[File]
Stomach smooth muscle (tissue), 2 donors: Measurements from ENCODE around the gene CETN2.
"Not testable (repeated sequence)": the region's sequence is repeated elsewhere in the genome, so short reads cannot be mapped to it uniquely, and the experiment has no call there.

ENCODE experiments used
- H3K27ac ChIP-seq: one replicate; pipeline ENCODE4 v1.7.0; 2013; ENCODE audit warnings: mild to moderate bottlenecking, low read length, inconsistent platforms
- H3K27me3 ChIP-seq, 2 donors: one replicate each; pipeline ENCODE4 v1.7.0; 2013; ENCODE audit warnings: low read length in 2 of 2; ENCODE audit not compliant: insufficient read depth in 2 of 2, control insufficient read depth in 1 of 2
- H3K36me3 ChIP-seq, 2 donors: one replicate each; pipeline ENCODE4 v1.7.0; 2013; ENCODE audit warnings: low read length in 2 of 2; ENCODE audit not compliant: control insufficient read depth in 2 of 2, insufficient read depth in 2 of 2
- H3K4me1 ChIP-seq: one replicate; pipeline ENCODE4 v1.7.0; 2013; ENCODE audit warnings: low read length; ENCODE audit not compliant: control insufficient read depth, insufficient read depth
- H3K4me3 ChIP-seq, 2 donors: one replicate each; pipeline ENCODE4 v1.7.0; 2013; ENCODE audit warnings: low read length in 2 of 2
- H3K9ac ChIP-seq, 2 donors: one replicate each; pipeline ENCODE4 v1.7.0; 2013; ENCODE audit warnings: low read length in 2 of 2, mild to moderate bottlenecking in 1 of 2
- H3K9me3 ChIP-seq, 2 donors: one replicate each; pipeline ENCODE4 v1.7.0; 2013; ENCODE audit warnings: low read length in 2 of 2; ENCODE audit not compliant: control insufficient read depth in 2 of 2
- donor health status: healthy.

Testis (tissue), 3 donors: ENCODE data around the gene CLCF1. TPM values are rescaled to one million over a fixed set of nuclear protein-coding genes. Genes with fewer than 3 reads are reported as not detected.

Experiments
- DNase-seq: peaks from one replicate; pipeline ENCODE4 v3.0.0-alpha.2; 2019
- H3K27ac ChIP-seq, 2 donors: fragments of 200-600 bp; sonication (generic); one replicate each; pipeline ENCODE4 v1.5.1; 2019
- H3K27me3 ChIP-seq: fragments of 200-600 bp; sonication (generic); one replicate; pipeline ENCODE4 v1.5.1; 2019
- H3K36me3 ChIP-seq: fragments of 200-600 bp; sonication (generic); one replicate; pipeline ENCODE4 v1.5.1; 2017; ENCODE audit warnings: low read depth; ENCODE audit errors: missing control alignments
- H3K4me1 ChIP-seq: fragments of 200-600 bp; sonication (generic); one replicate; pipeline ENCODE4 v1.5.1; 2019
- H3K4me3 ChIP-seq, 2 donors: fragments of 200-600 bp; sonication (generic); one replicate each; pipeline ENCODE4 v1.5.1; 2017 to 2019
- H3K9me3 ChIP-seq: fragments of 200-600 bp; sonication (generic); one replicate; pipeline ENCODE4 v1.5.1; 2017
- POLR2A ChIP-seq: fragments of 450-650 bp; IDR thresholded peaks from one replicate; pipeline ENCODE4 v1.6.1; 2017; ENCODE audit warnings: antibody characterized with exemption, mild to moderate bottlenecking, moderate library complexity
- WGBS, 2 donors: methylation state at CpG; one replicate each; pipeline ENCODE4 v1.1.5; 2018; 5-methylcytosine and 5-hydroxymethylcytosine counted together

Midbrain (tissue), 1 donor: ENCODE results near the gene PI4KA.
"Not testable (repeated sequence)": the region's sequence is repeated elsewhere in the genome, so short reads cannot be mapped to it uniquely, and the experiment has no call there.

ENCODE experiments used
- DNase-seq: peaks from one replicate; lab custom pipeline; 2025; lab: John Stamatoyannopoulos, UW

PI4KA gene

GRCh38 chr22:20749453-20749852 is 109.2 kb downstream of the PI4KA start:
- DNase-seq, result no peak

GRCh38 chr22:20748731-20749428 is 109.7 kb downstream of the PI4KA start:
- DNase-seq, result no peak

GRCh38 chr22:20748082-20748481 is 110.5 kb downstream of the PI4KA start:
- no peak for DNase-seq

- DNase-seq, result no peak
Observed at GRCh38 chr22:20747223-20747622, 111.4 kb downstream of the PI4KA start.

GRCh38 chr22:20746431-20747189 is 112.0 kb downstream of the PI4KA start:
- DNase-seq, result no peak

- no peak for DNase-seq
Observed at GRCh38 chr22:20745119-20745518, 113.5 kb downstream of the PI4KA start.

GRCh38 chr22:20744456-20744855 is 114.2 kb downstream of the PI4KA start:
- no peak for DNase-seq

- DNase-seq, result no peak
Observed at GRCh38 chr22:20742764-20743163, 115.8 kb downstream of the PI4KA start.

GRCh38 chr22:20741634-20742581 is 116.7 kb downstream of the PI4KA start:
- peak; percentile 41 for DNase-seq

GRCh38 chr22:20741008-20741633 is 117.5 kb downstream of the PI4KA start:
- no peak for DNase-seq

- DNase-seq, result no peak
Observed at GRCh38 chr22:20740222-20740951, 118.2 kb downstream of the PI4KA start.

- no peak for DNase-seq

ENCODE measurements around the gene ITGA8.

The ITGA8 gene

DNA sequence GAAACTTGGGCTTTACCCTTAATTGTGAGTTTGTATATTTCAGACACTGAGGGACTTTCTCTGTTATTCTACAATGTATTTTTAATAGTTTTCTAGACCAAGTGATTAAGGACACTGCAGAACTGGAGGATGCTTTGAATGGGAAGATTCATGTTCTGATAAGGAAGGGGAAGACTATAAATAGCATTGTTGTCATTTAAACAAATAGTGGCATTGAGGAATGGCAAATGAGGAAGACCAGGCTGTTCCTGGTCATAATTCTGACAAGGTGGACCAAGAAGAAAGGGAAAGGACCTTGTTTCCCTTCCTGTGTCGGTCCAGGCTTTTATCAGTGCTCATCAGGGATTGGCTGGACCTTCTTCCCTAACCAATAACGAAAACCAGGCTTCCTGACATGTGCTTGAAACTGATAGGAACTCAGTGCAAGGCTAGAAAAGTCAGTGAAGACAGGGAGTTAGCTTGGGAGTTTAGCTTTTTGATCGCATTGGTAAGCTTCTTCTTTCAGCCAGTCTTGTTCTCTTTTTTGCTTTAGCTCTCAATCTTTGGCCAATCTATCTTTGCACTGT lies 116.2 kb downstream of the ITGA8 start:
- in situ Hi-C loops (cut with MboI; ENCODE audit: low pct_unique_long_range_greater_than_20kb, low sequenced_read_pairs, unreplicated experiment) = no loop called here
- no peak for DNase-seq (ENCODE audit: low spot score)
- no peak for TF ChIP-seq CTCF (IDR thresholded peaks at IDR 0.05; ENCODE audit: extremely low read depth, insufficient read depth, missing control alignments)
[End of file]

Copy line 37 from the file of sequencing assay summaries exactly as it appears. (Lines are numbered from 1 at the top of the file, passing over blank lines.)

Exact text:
- DNase-seq, result no peak